“Look, one really hates to crow over others’ misfortunes, but there are times when we’re doubly pleased our office (and home) runs on Apple Macs, not Windows computers. About the first or second week of every month in fact. That’s when Microsoft, developer of the Windows operating system, issues its regular warnings about the latest security problems and viruses to affect PCs running its bug-ridden software,” David Frith reports for Australian IT.
Frith reports, “Last week’s bulletin, to no-one’s surprise, listed yet another potentially deadly flaw in most Windows versions. The flaw, if left unpatched, could let attackers run malicious programs on users’ personal computers. Microsoft gives a critical rating to the risk associated with flaws in Windows NT, 2000, XP and Server 2003, and is urging its millions of users worldwide to apply software patches pronto.”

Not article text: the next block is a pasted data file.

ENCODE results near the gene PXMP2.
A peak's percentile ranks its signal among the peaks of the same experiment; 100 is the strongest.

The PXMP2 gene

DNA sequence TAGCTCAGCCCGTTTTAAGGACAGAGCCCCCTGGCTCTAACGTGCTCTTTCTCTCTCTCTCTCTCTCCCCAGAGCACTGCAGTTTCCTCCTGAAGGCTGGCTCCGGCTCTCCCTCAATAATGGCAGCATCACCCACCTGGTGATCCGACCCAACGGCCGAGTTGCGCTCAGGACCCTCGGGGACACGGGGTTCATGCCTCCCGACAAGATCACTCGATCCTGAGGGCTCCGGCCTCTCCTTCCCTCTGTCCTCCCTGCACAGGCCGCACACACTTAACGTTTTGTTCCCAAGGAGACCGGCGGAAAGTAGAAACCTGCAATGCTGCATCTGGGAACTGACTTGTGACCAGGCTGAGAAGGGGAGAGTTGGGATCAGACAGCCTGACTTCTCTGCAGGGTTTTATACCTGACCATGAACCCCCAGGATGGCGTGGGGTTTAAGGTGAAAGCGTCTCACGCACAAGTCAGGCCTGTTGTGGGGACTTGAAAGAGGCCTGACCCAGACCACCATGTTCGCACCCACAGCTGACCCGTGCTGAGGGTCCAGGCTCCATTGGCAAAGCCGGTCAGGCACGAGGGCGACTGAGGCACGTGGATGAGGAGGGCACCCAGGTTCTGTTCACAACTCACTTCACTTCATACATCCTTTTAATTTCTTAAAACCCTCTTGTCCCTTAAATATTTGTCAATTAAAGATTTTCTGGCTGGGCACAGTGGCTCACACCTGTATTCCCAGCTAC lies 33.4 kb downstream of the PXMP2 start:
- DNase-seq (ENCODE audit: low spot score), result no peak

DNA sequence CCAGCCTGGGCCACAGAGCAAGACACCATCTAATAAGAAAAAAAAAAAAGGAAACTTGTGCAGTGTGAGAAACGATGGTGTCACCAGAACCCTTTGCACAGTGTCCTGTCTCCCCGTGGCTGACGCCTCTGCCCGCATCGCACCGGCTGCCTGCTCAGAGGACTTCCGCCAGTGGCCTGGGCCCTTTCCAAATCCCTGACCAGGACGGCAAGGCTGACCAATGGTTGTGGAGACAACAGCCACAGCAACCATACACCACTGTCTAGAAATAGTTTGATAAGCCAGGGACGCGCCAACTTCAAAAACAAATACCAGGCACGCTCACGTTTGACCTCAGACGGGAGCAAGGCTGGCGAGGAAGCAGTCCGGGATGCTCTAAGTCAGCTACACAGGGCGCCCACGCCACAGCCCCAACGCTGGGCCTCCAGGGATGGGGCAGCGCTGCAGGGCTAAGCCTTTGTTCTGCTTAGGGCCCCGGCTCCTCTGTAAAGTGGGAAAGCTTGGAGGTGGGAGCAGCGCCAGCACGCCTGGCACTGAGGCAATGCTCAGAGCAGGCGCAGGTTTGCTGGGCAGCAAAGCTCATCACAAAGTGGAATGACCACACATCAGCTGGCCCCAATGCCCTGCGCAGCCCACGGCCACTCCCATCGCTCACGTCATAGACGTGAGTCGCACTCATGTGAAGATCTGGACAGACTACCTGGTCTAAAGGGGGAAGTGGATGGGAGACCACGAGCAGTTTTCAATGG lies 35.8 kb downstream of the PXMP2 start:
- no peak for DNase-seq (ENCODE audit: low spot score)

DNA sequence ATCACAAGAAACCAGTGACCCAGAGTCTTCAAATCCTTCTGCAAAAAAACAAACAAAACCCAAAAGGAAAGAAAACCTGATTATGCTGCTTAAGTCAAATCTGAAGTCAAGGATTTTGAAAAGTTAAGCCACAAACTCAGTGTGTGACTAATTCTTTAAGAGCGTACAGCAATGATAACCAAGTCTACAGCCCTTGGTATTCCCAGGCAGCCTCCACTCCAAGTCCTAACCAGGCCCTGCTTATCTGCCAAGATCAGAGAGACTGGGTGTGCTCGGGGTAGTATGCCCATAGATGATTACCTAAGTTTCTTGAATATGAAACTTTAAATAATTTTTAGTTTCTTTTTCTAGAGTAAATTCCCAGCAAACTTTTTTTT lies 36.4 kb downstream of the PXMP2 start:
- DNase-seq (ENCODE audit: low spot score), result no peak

“Security glitches are not unknown in the Mac world, but they’re rare. Viruses and worms are rarer still – virtually non-existent. There’s no need for Apple to issue monthly bulletins,” Frith reports.
“Is Mac OS X any better? You bet. ‘Mac OS and Linux are written in such a way that any faults don’t have such widespread effects,’ [Bill Thompson, a computing expert writing for the London Times] says. ‘They have a proper security architecture built in, limiting access. Windows didn’t have this until Windows Server 2003. Microsoft originally thought that because Windows was a personal computing operating system it would not be connected to a network, so such security against outsiders was not needed,'” Frith reports. “Mac and Linux were always multi-user systems. ‘Why Microsoft did not change this stance as the internet took off is known only to Microsoft. It didn’t take security seriously.'”
“As this column has pointed out before, when a program tries to install itself in Mac OS X or Linux, a dialog box asks for permission from someone with the authority to make changes, and demands a password,” Frith reports. “Windows XP just installs such programs, including viruses and other malware, frequently without the user having even knowing.”
Full article here.